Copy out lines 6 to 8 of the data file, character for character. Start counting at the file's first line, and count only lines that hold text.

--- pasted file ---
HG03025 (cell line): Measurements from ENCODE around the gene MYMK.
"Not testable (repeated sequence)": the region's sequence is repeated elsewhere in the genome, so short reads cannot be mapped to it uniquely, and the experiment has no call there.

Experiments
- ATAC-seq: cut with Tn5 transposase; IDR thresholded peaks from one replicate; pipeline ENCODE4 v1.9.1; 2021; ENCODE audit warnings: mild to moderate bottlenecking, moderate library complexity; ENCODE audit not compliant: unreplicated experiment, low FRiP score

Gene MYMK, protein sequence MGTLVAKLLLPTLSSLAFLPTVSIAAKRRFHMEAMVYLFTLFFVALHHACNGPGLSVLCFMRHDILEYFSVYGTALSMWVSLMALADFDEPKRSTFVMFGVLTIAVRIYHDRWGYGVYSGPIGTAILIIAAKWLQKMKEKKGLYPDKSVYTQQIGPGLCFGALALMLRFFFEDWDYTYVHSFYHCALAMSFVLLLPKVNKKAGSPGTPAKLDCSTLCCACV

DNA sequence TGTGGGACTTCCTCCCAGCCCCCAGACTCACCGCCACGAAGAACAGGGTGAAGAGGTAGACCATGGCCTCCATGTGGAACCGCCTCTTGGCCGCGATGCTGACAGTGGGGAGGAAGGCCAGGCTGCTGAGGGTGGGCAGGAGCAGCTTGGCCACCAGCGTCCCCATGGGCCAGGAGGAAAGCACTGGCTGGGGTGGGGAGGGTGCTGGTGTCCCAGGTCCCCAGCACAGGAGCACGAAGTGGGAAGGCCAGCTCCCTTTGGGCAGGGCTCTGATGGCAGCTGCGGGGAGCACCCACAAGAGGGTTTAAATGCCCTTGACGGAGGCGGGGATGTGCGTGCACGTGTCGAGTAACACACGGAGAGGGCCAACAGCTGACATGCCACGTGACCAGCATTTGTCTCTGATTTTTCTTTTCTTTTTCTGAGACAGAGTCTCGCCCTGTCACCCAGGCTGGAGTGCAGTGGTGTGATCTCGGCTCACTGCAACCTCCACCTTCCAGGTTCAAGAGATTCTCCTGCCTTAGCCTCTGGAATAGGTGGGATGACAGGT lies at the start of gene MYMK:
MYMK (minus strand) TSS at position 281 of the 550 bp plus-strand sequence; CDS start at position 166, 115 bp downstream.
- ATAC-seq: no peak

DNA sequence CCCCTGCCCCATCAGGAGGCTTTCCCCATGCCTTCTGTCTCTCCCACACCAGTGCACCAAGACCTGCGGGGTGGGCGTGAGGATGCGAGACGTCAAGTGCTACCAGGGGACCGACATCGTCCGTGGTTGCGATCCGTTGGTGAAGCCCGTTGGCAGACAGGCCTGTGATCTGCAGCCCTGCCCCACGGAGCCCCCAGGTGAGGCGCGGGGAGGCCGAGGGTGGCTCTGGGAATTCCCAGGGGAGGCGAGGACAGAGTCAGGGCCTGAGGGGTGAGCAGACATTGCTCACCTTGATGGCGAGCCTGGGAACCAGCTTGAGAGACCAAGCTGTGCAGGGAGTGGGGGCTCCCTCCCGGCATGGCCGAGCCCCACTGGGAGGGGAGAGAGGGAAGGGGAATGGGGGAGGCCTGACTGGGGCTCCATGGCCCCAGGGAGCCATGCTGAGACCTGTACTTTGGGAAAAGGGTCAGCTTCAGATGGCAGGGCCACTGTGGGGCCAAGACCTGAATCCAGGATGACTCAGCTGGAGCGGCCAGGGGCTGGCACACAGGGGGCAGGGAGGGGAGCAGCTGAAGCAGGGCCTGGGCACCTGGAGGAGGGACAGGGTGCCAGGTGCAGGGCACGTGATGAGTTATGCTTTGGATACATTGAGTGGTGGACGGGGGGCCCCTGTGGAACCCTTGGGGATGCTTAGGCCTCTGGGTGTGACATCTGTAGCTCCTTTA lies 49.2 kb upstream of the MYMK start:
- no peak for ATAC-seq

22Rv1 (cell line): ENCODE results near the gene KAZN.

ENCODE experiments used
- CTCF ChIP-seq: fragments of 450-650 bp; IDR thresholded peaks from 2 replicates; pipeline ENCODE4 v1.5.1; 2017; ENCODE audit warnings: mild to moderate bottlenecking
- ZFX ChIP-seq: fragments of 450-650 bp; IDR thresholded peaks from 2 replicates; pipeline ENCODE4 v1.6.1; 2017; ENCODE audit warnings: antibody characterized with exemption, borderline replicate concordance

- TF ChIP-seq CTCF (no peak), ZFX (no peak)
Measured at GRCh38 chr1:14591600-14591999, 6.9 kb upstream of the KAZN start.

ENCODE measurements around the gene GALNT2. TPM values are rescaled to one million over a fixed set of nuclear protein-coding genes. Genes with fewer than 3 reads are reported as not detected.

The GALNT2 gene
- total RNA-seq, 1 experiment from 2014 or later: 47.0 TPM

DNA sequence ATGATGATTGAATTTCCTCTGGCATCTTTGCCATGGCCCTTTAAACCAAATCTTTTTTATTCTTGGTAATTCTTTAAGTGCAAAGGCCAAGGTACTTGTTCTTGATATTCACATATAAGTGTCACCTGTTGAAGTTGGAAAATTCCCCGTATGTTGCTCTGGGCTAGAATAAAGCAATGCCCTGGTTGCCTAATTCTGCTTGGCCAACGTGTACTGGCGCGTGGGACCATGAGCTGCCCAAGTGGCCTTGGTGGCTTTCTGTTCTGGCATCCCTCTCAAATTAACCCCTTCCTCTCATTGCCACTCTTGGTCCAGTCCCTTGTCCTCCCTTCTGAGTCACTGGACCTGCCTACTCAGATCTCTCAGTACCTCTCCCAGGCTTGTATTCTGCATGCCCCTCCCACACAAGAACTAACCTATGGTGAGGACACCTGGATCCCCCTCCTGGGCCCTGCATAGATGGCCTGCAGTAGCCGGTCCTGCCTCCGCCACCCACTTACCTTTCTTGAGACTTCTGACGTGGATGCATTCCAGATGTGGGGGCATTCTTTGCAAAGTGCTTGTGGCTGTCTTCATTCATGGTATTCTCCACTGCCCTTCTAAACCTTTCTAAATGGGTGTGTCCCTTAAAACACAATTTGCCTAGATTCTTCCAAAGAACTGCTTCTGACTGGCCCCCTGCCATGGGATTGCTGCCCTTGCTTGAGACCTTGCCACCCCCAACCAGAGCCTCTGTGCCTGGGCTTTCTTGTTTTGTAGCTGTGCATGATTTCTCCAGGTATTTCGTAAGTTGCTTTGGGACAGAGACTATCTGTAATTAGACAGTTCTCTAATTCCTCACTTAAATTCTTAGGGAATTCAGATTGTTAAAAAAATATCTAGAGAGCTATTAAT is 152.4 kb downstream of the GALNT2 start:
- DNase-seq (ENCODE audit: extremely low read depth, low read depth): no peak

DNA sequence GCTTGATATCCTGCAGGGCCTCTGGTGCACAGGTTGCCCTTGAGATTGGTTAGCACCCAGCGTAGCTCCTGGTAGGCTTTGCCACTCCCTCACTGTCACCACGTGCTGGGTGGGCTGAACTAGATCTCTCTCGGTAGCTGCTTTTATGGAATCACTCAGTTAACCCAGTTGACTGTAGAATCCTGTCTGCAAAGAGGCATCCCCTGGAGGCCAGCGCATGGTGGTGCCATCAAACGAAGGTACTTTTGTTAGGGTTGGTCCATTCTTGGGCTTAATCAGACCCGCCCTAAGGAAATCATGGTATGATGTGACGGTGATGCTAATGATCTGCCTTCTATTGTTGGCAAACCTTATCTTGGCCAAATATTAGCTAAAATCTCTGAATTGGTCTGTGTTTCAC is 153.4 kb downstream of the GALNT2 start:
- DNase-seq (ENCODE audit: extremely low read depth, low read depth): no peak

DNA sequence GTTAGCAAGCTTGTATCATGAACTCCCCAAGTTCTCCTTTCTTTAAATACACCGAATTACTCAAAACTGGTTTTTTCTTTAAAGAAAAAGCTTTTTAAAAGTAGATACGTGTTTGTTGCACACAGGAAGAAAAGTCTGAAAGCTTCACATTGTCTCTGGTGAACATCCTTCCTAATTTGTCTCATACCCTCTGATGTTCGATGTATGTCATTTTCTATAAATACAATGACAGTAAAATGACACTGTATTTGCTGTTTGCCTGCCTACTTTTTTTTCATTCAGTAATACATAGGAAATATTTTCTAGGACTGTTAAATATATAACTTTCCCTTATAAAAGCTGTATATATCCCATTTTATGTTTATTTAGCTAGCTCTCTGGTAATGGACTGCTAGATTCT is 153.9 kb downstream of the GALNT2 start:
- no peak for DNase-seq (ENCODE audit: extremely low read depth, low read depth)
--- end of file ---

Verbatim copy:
DNA sequence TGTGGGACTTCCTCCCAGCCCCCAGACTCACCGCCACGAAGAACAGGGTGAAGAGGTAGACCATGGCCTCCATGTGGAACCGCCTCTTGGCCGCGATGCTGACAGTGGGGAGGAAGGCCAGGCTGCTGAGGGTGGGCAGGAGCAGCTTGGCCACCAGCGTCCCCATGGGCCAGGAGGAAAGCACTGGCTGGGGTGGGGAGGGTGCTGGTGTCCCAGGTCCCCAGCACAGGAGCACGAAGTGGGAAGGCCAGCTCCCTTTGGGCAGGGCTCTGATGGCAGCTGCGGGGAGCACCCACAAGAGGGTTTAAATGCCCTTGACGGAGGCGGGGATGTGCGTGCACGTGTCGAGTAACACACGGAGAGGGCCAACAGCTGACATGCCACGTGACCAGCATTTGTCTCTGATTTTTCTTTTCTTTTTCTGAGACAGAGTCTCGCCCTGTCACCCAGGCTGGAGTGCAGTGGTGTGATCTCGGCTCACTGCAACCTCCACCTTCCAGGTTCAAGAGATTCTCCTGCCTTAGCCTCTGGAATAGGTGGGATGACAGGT lies at the start of gene MYMK:
MYMK (minus strand) TSS at position 281 of the 550 bp plus-strand sequence; CDS start at position 166, 115 bp downstream.
- ATAC-seq: no peak